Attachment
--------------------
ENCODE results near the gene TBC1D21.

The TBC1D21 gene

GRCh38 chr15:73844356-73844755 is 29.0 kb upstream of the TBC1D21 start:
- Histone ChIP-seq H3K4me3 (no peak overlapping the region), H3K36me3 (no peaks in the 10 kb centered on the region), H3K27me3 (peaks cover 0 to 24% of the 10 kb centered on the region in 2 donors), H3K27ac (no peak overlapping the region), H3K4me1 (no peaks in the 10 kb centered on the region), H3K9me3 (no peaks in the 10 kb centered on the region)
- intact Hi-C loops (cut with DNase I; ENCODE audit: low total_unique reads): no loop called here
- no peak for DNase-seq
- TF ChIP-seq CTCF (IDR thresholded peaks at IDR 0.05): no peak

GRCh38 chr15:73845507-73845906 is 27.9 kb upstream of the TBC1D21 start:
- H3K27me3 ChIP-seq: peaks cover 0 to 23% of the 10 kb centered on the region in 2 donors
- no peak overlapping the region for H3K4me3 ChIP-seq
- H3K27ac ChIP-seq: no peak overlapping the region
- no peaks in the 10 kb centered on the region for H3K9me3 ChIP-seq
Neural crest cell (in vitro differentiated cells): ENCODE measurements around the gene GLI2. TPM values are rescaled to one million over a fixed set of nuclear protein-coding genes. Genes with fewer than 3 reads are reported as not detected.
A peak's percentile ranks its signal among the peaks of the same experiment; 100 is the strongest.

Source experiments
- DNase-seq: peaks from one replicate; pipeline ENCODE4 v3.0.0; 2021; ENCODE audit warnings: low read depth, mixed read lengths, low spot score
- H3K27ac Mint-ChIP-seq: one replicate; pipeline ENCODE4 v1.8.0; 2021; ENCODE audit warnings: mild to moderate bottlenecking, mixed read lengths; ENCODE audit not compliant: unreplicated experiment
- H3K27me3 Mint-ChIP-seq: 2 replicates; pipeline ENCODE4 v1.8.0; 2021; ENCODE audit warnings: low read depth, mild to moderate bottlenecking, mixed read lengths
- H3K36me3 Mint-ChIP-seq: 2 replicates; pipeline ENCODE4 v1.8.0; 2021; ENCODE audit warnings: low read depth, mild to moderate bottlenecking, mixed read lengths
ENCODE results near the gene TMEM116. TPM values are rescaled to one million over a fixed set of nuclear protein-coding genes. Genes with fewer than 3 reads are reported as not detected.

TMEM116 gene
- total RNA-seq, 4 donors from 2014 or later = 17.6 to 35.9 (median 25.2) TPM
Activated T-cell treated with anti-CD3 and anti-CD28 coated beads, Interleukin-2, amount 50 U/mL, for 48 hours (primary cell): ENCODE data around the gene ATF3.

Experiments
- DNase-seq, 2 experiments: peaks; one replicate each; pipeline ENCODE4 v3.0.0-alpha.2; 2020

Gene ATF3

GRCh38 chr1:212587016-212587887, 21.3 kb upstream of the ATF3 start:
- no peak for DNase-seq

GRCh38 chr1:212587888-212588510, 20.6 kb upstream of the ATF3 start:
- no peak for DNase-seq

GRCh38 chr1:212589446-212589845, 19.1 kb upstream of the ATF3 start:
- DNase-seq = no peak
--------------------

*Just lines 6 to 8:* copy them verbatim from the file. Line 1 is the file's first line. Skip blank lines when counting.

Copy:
- no peak for DNase-seq
- TF ChIP-seq CTCF (IDR thresholded peaks at IDR 0.05): no peak

GRCh38 chr15:73845507-73845906 is 27.9 kb upstream of the TBC1D21 start: